Table 4. Skin problems and contact history in participants with and without scabies.

Discussion and conclusion

The scabies prevalence worldwide varies widely and depending on the population studied ranges from 0.2% to 87% [16,22] with the highest prevalence in the island nations of the Pacific and countries in Latin America. Scabies is reported to be more prevalent in children than in adolescents and adults. In a national survey in Fiji, the overall prevalence of scabies was found to be 23.6% with rates of 43.7% and 36.5% in children aged 5–9 years and <5 years respectively [23]. The prevalence of 71% reported in the present study is extremely high but lower than the 87% reported previously from a village in Papua New Guinea [22]. It is however higher than the 32% reported from Fiji by Haar and colleagues [24]. A scabies rate of 17.6% with peak infection occurring in children 5–9 years was reported when villagers in a community in the Ashanti region of Ghana were studied over 3 decades ago [25]. More recently, two hospital based studies and one school based study conducted in Accra and Kumasi, the two largest cities of Ghana, reported rates of 5.1%, 12.4% and 11.5% respectively [9,17,18]. A degree of selection bias may have impacted the high prevalence found in the present study as the study was conducted among communities where the local health authorities had reported a high scabies burden at the onset of the outbreak. The much higher prevalence found in our study is probably due to the fact that the population of East Mamprusi is predominantly rural, have larger-sized households and higher level of poverty compared to especially, southern parts of Ghana. Such an extremely high prevalence of scabies as reported in this study has its impact on the communities’ quality of life and likely results in loss of productivity at school and work.

The relative risk of impetigo in participants with scabies was 2.27 (95% CI 1.21–4.27). Eighty three (83%) of participants with impetigo also had scabies. This is similar to findings from the Solomon Islands where 63.5% of those with impetigo had scabies [10]. These findings have implications for the control of scabies and impetigo in endemic populations like described in the current study. Indeed, mass drug administration (MDA) with ivermectin has been reported to result in a decrease in prevalence of scabies with an added benefit of about 90% relative reduction in the prevalence of impetigo [26].

The IACS criteria of scabies consist of three diagnostic categories (confirmed, clinical and/or suspected scabies) [19]. The clinical and suspected categories are practical for use, help to standardize reporting on scabies, and can easily be applied in field surveys like ours. Scabies and impetigo infections are reported to be under-recognised and hence under-treated by clinicians [1,27] as laboratory diagnosis is impossible in most settings [1]. The use of the IACS criteria for diagnosis may result in improvements in the recognition and treatment of scabies infections by clinicians. The IACS criteria proved its utility when used for a school survey in the Solomon Islands [10]. The current study has further demonstrated the use of the IACS diagnostic criteria to systematically evaluate for scabies in an outbreak setting in a rural area in Sub-Saharan Africa.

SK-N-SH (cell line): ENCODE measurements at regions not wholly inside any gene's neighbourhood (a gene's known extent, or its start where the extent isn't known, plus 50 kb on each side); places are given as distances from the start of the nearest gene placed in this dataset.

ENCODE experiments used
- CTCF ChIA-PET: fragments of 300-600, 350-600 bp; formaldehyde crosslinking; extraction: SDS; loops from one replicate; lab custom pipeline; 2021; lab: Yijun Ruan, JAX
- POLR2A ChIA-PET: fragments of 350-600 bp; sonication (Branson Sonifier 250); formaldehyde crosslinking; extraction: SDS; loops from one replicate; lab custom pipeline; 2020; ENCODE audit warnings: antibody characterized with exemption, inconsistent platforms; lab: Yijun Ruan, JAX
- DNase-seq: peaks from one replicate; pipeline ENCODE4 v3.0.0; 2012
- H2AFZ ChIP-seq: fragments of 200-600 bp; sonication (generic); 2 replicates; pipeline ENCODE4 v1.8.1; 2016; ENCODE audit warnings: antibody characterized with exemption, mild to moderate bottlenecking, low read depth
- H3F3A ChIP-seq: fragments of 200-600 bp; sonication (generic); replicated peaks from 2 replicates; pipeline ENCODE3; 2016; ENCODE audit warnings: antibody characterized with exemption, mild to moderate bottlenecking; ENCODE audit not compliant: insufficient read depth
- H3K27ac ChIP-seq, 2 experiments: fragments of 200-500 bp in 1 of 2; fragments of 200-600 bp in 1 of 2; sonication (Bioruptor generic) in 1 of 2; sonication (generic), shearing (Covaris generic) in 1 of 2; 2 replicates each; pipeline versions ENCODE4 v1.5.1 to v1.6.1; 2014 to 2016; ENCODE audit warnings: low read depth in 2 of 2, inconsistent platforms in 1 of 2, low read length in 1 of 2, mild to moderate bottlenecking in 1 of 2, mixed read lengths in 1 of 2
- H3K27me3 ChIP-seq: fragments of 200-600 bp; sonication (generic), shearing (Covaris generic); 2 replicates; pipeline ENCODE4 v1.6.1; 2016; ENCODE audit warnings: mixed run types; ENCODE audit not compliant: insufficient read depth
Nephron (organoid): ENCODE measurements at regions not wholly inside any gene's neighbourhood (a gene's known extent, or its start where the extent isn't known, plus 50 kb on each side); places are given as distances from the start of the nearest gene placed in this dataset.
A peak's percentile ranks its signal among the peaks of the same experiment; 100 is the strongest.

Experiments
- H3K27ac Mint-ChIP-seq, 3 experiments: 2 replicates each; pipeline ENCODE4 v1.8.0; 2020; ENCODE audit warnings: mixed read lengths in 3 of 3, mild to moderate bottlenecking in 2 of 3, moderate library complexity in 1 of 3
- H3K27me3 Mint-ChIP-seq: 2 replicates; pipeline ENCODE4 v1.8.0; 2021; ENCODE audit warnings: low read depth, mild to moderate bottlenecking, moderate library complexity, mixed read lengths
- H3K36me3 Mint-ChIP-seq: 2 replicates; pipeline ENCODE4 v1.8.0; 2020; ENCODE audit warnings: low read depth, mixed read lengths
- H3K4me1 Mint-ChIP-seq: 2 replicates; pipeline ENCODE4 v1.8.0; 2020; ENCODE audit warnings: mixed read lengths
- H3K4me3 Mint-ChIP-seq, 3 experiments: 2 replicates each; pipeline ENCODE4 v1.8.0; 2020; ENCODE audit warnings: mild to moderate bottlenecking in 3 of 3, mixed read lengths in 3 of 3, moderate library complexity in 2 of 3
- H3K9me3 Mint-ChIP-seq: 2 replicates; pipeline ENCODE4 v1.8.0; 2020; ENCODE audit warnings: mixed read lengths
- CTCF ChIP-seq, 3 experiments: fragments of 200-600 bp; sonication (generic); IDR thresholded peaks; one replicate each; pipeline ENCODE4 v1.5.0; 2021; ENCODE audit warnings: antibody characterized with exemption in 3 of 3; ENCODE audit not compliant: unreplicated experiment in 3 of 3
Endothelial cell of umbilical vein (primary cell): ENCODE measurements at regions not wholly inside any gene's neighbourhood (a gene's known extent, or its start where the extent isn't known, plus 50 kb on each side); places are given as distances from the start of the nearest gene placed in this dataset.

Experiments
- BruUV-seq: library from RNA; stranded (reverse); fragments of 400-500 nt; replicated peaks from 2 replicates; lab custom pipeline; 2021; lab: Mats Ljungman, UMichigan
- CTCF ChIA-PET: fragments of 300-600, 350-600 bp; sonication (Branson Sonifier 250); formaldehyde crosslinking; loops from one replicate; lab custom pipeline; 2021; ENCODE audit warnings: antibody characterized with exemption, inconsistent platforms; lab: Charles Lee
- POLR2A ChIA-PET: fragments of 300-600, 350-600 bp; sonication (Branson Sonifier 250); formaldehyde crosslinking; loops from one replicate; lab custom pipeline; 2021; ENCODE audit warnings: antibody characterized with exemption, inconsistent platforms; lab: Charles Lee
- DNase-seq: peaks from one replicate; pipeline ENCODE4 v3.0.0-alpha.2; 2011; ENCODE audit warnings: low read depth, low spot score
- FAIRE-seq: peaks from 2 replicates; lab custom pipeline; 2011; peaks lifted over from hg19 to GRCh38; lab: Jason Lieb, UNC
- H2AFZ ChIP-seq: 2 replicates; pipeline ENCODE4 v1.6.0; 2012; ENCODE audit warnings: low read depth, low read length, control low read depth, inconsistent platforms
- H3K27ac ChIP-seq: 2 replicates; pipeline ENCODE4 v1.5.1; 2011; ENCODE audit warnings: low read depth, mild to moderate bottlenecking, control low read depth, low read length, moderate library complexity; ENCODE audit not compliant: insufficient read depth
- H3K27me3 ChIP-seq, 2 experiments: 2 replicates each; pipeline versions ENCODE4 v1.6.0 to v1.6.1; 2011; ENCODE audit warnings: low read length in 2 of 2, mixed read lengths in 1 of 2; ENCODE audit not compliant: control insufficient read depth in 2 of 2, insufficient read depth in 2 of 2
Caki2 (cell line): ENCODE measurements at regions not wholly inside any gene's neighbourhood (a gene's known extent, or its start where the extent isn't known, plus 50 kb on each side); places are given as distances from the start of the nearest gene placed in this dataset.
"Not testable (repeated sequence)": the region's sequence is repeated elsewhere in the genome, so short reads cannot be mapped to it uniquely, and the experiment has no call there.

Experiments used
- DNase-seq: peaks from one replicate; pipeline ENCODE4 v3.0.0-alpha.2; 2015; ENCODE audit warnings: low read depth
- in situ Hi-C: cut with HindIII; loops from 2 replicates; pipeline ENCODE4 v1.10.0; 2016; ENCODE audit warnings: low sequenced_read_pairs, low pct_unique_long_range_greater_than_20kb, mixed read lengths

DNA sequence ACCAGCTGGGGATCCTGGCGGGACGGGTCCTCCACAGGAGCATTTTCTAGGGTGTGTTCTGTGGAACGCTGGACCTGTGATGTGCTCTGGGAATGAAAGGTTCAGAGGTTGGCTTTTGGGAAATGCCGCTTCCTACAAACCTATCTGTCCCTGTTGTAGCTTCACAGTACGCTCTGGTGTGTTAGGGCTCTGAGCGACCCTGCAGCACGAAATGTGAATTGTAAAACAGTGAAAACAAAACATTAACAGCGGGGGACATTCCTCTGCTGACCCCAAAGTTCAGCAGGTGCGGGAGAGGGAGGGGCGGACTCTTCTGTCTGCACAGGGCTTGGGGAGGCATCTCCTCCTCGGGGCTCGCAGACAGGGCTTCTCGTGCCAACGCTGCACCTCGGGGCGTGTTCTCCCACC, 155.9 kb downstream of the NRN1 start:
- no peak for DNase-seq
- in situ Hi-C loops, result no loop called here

Scabies affected predominantly young persons in this study. Most patients with scabies were aged ≤16 years. This is similar to the epidemiology of other NTDs of the skin like Buruli ulcer [28,29] and Yaws [30]. This provides an opportunity for integrating detection and control activities of these skin NTDs using school-based programmes [28,3133].

Treatment options for scabies in Ghana include 5% permethrin and topical benzyl benzoate which is usually available as a 25% formulation. Permethrin is not widely available and is relatively unaffordable to the rural population which are most affected by scabies. Benzyl benzoate is relatively more readily available and cheaper. At the present time, ivermectin is not licensed for scabies treatment in Ghana (an exception may be in crisis situations where the Ghana Health Service may grant an emergency use authorisation).

Benzyl benzoate was used for the treatment of individual cases in keeping with standard practice as recommended by Ghana’s standard treatment guidelines. The treatment with benzyl benzoate of the individual scabies cases in the different communities proved insufficiently effective to control the outbreak. One possible explanation could be that benzyl benzoate is less effective for the treatment of scabies compared to other treatment options like ivermectin or permethrin [6]. Benzyl benzoate administered topically as a 25% solution may cause skin irritation especially in younger children and this may negatively impact compliance with therapy. In Ghana, the standard treatment guidelines requires application of benzyl benzoate over the whole body (except the face) twice and left overnight on two consecutive nights. The first application is done after a warm bath with the application repeated the next day (without a bath) and washed off 24 hours later. It is plausible that persons receiving the treatment did not fully adhere to the instructions on the use of benzyl benzoate. Contacts of cases are usually advised to treat themselves at the same time as the case in order to reduce the risk of re-infection [5,3436]. The lack of treatment of household contacts is potentially a major factor leading to re-infection of cases and ongoing community transmission. This is further supported by the fact that 119 participants who were treated still met the IACS criteria for scabies after treatment. Only 9% of the participants who were previously treated with benzyl benzoate had no scabies at the time of the interviews. The limited access to health care as well as the relatively high number of residents per household in the current outbreak zone presumably drive ongoing spread and/or re-infections.